As I said, stupidity. Bridge and chess are not sports. Anyone classifying them as a sport is a moron.

      • Once you have a league and rules, you have the ability to have a competition across schools. That does not make it a sport. Chess is not a sport. Bridge is not a sport. Even at the world Scrabble tournament they do not call it a sport.

      • by mjwx ( 966435 )

        Honestly, if bridge and chess are considered sports, why not video games?

        It defies what most of us think of as 'sport', but apparently it's a more nuanced thing, and there are already precedents for this.

        I don't know, I've never seen an Olympic Bridge match?

        That is kind of the gold standard when it comes to sports. Not everything that is competitive can be considered a sport, not even motorsport which despite the connotations, is actually pretty physically demanding (yes it is, you may think it's easy as you swan about in your automatic mum-tank SUV, but spend 2 hours in a manual rally car or even a track car and see how it is).

    • So no mental athletics, only physical?
    • What do you know? A low account ID making an exaggerated claim and providing no evidence to support it.

      Think about this, grandpa: maybe society isn't becoming stupid, but instead you're just getting old?
    • Seriously. Someone just fucking shoot me now. This whole "eSport" bullshit is just a demonstration of how stupid society's become.

      And the superbowl isn't?

  • Dota 2 pays more (15kk USD on last international tournament).
    Dota 2 is more balanced.
    Dota 2 is truly F2P (all heroes available from start).

    I don't think LoL is suitable for a competitive environment.
    • by Anonymous Coward

      This. As a league of legends player, I can truly say the game is unbalanced as fuck. And instead of using developers time to fix issues and balance the game, they just release more skins for money. LoL management team is more worried about bringing in more money, and not balancing and fixing bugs. Skin prices vary for no reason at all.

      They are currently selling an esports bundle which has all the champs and skins from the LCS pro league that cost around $100. 100 fucking dollars. It's absurd. That's why I n

  • At the university, the League of Legends club has become an official club sport, just like rugby or rowing.

    That means it is a club but it doesn't mean it is athletic like rugby or rowing. Being a official university club means that the university sanctions the activity and maybe gives it a bit of funding and support. Which is awesome. Universities do this for lots of worthy of activities and it's always nice to see a new one added. However, calling it a part of college athletics is a bit of a reach since the amount of athleticism involved is minute. (no appreciable strength, balance, gross motor skills, etc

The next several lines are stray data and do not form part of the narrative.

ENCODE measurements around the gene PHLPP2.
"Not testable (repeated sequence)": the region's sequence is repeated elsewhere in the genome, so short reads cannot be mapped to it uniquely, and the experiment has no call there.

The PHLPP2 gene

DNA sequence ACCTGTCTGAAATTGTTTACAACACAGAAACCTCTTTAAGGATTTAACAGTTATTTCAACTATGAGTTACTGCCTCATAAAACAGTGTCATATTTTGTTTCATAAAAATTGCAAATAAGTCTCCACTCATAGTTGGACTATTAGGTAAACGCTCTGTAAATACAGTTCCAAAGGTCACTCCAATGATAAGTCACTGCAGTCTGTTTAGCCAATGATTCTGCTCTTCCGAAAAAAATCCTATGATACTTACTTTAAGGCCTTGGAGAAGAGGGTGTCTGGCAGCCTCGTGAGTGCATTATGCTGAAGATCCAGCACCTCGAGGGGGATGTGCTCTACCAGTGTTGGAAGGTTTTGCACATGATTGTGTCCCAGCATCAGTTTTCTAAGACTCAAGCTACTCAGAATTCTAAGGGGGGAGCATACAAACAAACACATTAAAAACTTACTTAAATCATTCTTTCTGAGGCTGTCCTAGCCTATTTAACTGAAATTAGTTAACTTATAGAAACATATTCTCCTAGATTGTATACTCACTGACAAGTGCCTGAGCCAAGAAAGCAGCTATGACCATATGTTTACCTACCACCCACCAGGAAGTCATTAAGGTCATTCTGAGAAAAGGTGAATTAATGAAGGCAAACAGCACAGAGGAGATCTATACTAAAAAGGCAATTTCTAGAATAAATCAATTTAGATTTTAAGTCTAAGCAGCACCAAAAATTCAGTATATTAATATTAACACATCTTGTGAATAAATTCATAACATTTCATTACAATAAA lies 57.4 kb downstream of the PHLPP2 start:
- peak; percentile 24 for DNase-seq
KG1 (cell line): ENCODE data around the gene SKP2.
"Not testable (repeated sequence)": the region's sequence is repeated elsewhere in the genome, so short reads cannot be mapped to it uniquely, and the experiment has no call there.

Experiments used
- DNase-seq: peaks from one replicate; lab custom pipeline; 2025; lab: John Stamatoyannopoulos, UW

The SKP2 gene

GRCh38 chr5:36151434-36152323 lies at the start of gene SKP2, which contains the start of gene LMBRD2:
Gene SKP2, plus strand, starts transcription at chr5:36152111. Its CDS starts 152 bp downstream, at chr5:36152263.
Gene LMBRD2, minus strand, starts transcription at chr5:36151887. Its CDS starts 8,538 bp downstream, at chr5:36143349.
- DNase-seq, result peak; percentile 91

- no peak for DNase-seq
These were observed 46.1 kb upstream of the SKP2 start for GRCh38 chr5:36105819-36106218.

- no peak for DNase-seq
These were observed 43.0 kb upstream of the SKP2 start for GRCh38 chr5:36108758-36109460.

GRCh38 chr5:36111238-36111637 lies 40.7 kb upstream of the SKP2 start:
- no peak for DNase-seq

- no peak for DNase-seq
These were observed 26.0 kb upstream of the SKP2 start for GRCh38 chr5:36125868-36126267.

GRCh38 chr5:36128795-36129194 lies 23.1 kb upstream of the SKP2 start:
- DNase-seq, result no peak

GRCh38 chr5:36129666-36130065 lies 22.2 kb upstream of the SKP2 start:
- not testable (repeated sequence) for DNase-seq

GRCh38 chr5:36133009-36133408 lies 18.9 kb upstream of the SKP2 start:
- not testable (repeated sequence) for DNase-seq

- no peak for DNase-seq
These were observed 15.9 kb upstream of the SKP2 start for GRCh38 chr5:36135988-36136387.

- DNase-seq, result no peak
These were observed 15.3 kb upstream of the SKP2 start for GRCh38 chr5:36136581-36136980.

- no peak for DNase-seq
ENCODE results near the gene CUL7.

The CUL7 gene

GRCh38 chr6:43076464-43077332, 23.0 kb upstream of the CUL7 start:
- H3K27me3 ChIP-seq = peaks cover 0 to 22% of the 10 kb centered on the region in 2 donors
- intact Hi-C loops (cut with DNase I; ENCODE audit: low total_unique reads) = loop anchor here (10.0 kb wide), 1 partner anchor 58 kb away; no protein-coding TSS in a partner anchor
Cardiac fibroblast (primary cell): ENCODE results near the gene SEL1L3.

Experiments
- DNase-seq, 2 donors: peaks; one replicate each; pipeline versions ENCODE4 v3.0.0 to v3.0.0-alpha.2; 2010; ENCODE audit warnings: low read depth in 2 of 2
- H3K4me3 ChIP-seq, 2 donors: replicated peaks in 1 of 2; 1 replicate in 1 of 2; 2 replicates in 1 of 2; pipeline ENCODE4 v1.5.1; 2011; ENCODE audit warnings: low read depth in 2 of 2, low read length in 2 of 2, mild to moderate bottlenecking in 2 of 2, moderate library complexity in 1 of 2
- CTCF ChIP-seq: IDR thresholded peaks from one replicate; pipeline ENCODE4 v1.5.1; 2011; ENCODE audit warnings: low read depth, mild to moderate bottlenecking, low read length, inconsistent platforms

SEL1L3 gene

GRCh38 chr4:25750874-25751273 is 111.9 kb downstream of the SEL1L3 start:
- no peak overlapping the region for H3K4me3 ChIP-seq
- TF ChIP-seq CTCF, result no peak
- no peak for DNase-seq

• Twinkies are to Health Foods.
  • And how much time does this take vs class time?

    Right now football and basketball can take 40-60 hours a week with a travel and game schedule that makes players miss class.

    They should be paid employees that don't need to go class / are forced to take a full time class load that are some places is loaded with joke classes.

    And they need to have minor leagues for NBA and NBA. Like they do with the MLB / NHL.

    Also at some schools esports is a joke robert morris university you get up to 50 percent of tuition and 5

  • I'm not even going to enter the 'is a sport'/'is not a sport' argument, the problem I see is lack of historical consistancy.

    Basketball, Chess, Hockey, rugby and rowing all exist throughout the decades with minor rules tweaks at most. Will students in 20 years still be joining LoL club? Or playing some other video game?

    I mean good on them, but this means about as much as having a rollerblade club in 1990. Maybe some colleges did and had races and then the fad died any they stopped.

  • As a hardcore gamer that finished "Nightmare" mode in most games for the last 40 years, I understand that out of the gate, I know exactly what kind of dedication goes into playing hard, and it IS real. My crew and I were in the top 1%.

    But that said, watching my kid play Water Polo... seriously, gamers are a bunch of fuckin' posers. And my kid by choice would play TF2. He's a vicious spy.

    The old line was 'no pain no gain'. That's the problem with e-sports. No pain.

  • Not "eSports", that's really just a money making thing like World Series of Poker. I can understand that perfectly well.

    I mean collage athletics, why does it even exist.

    I'm from Australia, if you want to go into sports you apply to attend a sporting institution (such as the Australian Institute of Sport) or start playing in local leagues and work your way up. If you go to a collage or university, you're going there to use your brain.

    Having college athletics/sports only takes valuable spots and reso